Costs in the live performing arts will rise relative to costs in the economy as a whole because wage increases in the arts have to keep up with those in the general economy even though productivity improvements in the arts lag behind.... As a result, cost per unit of output in the live performing arts is fated to rise continuously relative to costs in the economy as a whole.

    It is not just theory. Baumol and his colleagues verified it on historical data sets for various service-intensive industries in several countries. He found, for instance, that the average cast size of Broadway shows has decreased more or less steadily since 1947. This is the producers’ attempt to limit the rise of labor cost per ticket sold. However, there is a limit: One cannot perform Hamlet with half the cast members of Shakespeare’s original.

    Indeed, cost per unit of output in all service enterprises, including government, are “fated to rise continuously relative to costs in the economy as a whole.” This is the heart of the Baumol cost disease.

    Though you might imagine benefits from making government do what they do faster, louder, and with fewer people, you can also imagine the limits to this “solution.” As manufacturing occurs mostly in the private sector and government mostly consists of services, government productivity will lag behind that of the general economy no matter which party is in power.

    3. Hyper-accountability. Open-records acts, open-meeting laws, public fora, etc., are a result of taxpayers’ correct wish for transparency in government. It’s hard to say demands for transparency could in any way be called “extreme.” The more transparency the better, save that we understand the CIA must do some secret stuff.

    The consequences, though, can seem extreme.  An example: One public agency takes no less than six days to clear and issue a single piece of correspondence – a simple letter! – because experts in several regulatory areas must put in their 2¢ to ensure the letter meets all rules for open and fair treatment of constituents.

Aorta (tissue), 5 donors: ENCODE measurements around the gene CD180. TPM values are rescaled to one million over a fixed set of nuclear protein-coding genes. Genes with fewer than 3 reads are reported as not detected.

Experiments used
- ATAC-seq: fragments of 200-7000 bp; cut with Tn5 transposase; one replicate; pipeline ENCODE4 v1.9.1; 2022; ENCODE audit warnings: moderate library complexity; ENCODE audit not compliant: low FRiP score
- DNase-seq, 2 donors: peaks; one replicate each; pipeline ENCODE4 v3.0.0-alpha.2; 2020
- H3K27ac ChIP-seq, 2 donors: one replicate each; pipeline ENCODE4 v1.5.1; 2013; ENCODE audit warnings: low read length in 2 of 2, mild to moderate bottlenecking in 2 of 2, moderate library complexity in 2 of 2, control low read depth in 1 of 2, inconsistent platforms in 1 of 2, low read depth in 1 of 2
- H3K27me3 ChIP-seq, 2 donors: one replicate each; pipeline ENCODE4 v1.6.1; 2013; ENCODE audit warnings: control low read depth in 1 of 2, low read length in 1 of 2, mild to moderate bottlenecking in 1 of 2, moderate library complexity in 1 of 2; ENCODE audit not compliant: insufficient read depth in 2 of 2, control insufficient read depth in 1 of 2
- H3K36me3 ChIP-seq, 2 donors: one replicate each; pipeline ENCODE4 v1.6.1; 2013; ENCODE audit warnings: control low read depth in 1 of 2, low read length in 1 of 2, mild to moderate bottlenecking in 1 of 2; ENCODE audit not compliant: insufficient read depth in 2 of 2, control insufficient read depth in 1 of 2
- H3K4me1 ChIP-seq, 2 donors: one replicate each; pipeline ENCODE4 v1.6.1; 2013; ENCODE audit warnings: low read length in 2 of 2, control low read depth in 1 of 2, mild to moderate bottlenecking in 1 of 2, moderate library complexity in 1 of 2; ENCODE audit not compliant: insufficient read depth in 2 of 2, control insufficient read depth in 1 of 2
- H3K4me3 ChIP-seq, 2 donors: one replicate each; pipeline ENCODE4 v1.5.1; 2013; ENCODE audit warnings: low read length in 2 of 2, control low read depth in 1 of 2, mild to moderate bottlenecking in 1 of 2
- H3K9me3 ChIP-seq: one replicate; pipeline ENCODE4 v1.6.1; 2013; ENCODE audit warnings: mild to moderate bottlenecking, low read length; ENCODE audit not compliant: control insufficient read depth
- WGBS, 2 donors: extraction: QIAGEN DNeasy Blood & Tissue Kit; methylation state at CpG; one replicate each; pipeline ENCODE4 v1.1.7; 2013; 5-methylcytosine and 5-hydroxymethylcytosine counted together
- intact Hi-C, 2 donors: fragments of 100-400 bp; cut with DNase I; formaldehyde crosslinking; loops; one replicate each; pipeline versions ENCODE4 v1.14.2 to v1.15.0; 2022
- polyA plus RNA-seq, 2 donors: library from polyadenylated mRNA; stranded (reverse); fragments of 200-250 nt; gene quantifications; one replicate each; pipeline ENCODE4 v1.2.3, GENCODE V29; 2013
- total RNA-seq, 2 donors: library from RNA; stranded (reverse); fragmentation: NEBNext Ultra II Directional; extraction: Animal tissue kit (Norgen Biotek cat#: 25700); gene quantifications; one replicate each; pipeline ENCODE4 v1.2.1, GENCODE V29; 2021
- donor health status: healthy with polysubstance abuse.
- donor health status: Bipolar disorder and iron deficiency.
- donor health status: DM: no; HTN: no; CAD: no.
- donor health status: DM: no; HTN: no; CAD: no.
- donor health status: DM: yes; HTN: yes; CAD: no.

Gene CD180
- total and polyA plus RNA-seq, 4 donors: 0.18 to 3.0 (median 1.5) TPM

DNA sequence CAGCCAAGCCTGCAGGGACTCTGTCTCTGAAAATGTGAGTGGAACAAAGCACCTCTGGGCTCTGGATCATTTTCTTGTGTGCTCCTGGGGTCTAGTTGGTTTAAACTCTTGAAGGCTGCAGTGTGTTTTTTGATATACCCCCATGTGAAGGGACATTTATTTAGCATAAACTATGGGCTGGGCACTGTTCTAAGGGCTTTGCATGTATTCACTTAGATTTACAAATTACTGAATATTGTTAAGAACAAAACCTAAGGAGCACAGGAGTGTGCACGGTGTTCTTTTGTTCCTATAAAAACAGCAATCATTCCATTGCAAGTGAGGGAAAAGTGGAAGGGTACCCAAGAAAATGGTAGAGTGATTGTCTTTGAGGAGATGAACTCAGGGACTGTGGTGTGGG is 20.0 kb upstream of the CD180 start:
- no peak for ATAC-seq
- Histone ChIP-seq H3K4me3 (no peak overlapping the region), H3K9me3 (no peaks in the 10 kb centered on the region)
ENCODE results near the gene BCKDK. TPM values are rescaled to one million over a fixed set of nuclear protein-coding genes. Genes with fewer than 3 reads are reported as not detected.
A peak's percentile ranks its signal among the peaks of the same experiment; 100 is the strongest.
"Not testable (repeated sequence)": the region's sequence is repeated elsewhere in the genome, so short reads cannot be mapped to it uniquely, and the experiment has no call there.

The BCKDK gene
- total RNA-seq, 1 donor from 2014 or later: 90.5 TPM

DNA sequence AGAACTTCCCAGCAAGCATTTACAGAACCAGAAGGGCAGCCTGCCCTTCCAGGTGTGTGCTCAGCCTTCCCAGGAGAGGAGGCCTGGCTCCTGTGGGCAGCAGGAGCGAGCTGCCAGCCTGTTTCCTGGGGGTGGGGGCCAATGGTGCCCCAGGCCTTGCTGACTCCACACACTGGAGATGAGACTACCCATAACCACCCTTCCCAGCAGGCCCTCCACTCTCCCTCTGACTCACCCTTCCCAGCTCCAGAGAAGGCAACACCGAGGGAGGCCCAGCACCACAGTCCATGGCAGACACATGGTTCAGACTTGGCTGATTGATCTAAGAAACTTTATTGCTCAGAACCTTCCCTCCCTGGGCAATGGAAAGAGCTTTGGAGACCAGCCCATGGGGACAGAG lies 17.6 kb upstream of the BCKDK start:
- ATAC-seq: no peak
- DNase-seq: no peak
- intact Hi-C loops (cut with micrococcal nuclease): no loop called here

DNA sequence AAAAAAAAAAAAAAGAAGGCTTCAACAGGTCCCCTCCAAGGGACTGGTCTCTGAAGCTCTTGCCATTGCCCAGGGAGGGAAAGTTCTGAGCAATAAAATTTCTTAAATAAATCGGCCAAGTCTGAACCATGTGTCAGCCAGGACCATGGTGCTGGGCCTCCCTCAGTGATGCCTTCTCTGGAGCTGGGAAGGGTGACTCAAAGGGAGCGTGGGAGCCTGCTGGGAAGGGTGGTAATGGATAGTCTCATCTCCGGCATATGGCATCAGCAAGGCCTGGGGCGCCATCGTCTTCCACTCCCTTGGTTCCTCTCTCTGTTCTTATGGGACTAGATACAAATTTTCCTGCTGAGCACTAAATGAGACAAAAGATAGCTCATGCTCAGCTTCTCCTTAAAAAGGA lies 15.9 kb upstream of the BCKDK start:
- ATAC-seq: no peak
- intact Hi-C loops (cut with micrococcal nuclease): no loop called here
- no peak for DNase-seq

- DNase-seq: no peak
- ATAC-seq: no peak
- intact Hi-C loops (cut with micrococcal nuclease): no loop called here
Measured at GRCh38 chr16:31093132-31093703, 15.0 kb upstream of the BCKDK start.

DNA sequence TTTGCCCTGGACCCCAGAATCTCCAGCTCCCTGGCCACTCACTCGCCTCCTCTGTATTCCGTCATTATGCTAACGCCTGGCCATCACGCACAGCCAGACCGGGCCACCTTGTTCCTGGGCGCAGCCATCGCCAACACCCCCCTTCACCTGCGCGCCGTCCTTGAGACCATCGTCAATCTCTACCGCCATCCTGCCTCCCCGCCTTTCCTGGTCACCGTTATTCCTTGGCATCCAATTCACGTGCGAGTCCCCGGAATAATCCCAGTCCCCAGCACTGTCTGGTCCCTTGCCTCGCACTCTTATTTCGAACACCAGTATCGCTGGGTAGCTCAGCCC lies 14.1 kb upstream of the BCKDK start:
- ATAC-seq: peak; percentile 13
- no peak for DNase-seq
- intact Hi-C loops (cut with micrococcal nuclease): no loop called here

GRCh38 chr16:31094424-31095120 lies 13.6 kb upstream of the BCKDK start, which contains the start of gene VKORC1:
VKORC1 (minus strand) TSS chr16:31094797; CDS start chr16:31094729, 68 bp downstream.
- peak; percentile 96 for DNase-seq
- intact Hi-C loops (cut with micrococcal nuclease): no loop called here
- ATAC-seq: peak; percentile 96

Painted in that light, such hyper-accountability looks ridiculous. Industry is not the only sector that can be called over-regulated! And citizens need as much transparency from industry as we do from government. The difference is the many lobbyists (and legislators) paid big bucks to decry industry regulation. No one has a motive to crusade for fewer restrictions on government.

     2x2

    As a result, industry gets apparent efficiencies. I stress “apparent” because many are gained only at the expense of needed transparency. Government then appears to suffer in efficiency comparisons.

    I am not denying that there are real inefficiencies in government, some quite egregious. My point is that, as in so many other areas, appearances deceive. Things are not always as they seem, and in this case many apparent government inefficiencies are not matters of reality or of fault.



    [1] that people would use and pay for if government did not provide it.

    [2] i.e., not as a cover for putting commissions into the pockets of brokers, as would happen under social security privatization, or for raising prices at will and doing away with consumer protections, all of which leave taxpayers effectively paying more and getting less than they did before privatization.

    Comments

    UvaE
    Fred, all three are valid arguments, and they are important to keep in mind because it's easy to get caught up in government-trashing and over-privatization.
    But we have to confront not only the egrarious inefficiencies in government but the more subtle forms of white collar crime that exist within public institutions.
    I take 4 tests on the same day 3 times a semester. For each round, I study the hardest for the first, and thus have less time to study for the 2nd, 3rd, and 4th. As a result my grades for the tests are as follows:
    Test 1: 100%
    Test 2: 92%
    Test 3: 87%
    Test 4: 75%
    After two tests, I have a solid grade in the first class, a good A in the second class, and lesser grades in the 3rd and fourth. On the third round of testing then, I opt out of taking Test 1, since I am happy with my grade, in order to concentrate more on the other classes.
    If a piece of gov't were privatized, shouldn't we expect the efficiencies of other gov't offices to rise as more resources become available, instead of remaining the same?